Archive for June, 2008

The War on Weeds

I am ashamed. So very ashamed. I visited my plot today after not having been there for about a week..mainly due to rain or personal commitments. My poor little garden patch has been CONSUMED by weeds! And grass! Tall weeds. Short weeds. Weeds with flowers. Weeds with thorns. I could swear one of them laughed at me. Despair!

So I dropped my little knee pad thingy and went to work..and worked, and worked, and worked till it got dark. I made some progress. I got some pokes and punctures from those horrible thorny mutant  weeds. I accidentally pulled out my little pepper plant because I thought it was a weed. Sorry, pepper.

I still have a ways to go. Ill be there tomorrow hunched over from about 7-8pm if ya’ll want to come by and say hi. Speaking of hunched over one of my tomato plants is growing at like a 90 degree angle. Whats up with that. Not cool.



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Fodor Farm in the news again

From todays Norwalk/Stamford Advocate: Living off the land: High food prices spur growth in community gardens -I dont necessarily agree that this is the main reason, but its a contributor.


NORWALK – During World Wars I and II, Americans were asked to plant their own fruits and vegetables so farmers could concentrate on producing crops for the military.

They were called victory gardens.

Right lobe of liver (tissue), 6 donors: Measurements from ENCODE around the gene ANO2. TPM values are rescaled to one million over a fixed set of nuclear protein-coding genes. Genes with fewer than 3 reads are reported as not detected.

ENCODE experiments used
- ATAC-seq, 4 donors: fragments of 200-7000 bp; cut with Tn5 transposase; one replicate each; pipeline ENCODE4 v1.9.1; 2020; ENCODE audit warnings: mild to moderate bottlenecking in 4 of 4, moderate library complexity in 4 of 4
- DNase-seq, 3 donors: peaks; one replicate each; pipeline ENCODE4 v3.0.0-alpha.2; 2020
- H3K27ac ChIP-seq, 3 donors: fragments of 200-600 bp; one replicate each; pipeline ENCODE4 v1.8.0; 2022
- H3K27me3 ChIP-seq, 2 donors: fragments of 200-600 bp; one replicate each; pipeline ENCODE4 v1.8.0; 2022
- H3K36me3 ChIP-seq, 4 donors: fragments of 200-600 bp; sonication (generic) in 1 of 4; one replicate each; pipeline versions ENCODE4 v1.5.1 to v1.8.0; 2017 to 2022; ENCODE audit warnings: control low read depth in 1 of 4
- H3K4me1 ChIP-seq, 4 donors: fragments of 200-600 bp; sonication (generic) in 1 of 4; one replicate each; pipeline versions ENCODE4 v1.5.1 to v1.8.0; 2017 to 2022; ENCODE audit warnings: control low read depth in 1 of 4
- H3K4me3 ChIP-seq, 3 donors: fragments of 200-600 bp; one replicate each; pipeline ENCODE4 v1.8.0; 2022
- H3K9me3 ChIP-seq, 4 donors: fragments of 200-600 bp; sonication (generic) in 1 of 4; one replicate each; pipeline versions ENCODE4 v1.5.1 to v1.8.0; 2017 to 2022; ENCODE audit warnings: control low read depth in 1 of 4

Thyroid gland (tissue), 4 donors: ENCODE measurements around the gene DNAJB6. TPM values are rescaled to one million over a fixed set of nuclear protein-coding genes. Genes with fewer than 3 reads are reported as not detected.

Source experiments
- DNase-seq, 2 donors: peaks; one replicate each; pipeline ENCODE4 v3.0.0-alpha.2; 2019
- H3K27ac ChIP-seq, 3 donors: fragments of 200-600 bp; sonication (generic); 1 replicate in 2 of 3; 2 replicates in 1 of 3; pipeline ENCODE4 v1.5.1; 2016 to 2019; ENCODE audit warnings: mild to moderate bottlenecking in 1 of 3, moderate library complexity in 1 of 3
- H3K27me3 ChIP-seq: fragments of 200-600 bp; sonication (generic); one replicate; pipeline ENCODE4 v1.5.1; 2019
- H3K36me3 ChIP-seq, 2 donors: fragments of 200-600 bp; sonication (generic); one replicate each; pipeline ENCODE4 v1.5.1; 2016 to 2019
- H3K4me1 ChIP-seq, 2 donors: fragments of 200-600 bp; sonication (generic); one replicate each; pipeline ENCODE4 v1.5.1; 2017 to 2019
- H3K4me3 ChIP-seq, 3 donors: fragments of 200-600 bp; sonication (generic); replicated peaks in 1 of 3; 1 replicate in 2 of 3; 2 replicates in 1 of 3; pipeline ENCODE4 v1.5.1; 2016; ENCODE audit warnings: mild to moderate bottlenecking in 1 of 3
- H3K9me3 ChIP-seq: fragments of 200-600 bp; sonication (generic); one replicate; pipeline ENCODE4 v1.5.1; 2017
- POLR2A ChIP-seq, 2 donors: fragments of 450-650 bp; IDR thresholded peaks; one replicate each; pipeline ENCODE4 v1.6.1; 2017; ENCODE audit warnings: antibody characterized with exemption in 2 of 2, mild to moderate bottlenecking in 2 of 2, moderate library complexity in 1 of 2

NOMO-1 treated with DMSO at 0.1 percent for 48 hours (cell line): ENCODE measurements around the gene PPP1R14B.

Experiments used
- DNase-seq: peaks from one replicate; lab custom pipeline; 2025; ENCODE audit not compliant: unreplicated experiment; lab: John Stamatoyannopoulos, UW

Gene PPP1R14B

Now gas prices, not war, are behind an increasing interest in home-grown food.

Sharply rising fuel prices have hiked delivery costs, making food more expensive. Food prices are expected to continue to rise 4.5 percent to 5.5 percent this year, according to the U.S. Department of Agriculture.

An annual survey by the National Gardening Association showed that, last year, household spending on vegetable plants rose 21 percent and spending on herbs rose 45 percent.

George Ball, owner of the W. Atlee Burpee Co., said company sales of vegetable seeds and plants are up 40 percent compared with last year.

Part of the reason is that recent health scares, such as salmonella-tainted tomatoes, have more people out in the garden, Ball said. And Baby Boomers are entering their prime gardening years. But fuel prices are the biggest reason for the increase, Ball said.

“There’s health and quality of life and last but not least – it’s like a perfect storm – is the economic reason,” Ball said. “Any of these alone would cause a rise but, altogether, it’s a spike.”